Think twice before taking hands-free calls at the wheel, say police
It's common knowledge that using a mobile phone while driving a car is illegal – and attracts an instant £200 fine and six penalty points.
But police are now urging motorists to think twice about talking on hands-free devices at the wheel, after a woman was convicted for causing death by dangerous driving while using one.
Samantha Ayres, 34, of Horncastle, Lincolnshire, killed 26-year-old David Kirk after colliding head-on with his motorcycle while she was distracted by a hands-free phone call.
Ayres initially claimed she had hit a pothole or rut in the road which caused her to lose control. But police investigators found no evidence to support this, and instead found she was distracted by the 27-minute conversation. She was sentenced at Lincolnshire Crown Court on December 6 to three years in prison, and handed a four-and-a-half year disqualification from driving.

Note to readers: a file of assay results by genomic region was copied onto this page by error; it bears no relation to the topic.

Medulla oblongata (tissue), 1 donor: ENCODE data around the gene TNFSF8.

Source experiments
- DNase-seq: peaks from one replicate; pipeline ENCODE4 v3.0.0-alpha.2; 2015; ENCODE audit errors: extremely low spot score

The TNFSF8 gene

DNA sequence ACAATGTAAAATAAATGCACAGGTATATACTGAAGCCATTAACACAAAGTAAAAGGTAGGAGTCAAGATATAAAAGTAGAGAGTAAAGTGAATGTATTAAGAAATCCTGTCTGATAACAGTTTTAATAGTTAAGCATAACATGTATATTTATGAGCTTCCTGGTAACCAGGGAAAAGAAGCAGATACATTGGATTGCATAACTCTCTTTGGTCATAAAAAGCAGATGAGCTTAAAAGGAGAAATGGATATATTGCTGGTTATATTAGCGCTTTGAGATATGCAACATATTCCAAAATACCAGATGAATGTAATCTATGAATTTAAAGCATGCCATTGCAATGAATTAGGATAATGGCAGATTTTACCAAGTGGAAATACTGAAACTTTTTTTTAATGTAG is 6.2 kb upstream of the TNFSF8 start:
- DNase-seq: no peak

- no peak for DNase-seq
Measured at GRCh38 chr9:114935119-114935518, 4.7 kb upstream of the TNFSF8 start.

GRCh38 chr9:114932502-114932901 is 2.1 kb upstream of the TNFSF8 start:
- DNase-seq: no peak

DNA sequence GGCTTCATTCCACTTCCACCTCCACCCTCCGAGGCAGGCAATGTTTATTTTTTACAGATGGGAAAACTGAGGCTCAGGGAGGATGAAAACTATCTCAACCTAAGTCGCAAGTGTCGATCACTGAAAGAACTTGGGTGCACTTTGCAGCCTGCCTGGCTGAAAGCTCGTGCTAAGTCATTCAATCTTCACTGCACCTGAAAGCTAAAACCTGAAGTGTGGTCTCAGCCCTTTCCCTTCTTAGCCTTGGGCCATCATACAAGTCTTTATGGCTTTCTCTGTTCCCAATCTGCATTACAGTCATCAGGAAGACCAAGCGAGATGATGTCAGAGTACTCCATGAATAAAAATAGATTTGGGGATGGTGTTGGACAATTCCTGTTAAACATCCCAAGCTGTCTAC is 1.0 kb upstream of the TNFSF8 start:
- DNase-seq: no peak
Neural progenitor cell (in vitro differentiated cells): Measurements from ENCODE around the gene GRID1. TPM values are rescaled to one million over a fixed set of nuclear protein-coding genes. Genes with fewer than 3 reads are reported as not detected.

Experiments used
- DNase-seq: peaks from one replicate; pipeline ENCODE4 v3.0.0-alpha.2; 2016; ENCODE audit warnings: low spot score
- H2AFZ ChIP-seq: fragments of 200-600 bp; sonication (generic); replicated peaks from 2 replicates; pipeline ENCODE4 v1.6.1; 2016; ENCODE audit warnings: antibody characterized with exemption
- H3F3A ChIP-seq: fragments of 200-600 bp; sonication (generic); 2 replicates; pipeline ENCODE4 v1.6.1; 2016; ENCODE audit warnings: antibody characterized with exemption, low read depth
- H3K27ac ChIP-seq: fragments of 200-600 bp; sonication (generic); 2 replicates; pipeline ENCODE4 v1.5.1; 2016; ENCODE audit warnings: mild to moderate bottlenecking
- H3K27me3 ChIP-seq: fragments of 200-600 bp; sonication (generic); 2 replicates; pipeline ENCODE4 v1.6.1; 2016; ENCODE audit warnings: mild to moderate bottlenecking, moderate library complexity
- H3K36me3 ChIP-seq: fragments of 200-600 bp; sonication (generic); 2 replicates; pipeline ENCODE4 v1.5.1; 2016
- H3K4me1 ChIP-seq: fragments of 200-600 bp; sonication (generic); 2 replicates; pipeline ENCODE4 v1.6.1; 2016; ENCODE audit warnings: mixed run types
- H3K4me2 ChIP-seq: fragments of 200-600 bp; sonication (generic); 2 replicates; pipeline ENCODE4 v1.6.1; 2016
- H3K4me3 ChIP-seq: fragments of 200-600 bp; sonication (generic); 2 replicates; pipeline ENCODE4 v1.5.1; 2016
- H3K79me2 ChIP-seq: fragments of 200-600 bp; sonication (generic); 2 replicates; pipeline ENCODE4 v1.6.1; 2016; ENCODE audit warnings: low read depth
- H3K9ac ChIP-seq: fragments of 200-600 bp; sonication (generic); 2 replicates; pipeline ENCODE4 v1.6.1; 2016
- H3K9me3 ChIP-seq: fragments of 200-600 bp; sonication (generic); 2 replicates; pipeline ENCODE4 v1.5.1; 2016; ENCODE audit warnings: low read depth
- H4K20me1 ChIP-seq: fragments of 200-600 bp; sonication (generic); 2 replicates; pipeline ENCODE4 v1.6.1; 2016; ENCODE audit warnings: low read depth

While using hands-free devices at the wheel remains legal, police are warning motorists that it can still represent a severe distraction. Ewan Gell, Lincolnshire Police temporary inspector of the serious collision investigation unit said: "Anything that distracts you from that singular act of driving, you should put it away to one side and think 'I'm not going to do that until I've finished what I'm doing'.
"If you want to talk to somebody, want to use a mobile device or mess about with your music – in fact, anything that distracts you from doing the task in hand of driving – you should think twice about.
"We will investigate every single aspect of a crash and if that turns up, as it did in this case, evidence of a prolonged conversation and you can link that to the cause of the crash, that's when a lot of people are going to have a problem."
Judge John Pini, sentencing, said: "Using a hands-free in these circumstances is dangerous.
"Nothing I say can turn the clock back. No sentence will ever begin to make amends for his death.
"For him to lose his life in this way is as irrational as it is unfair."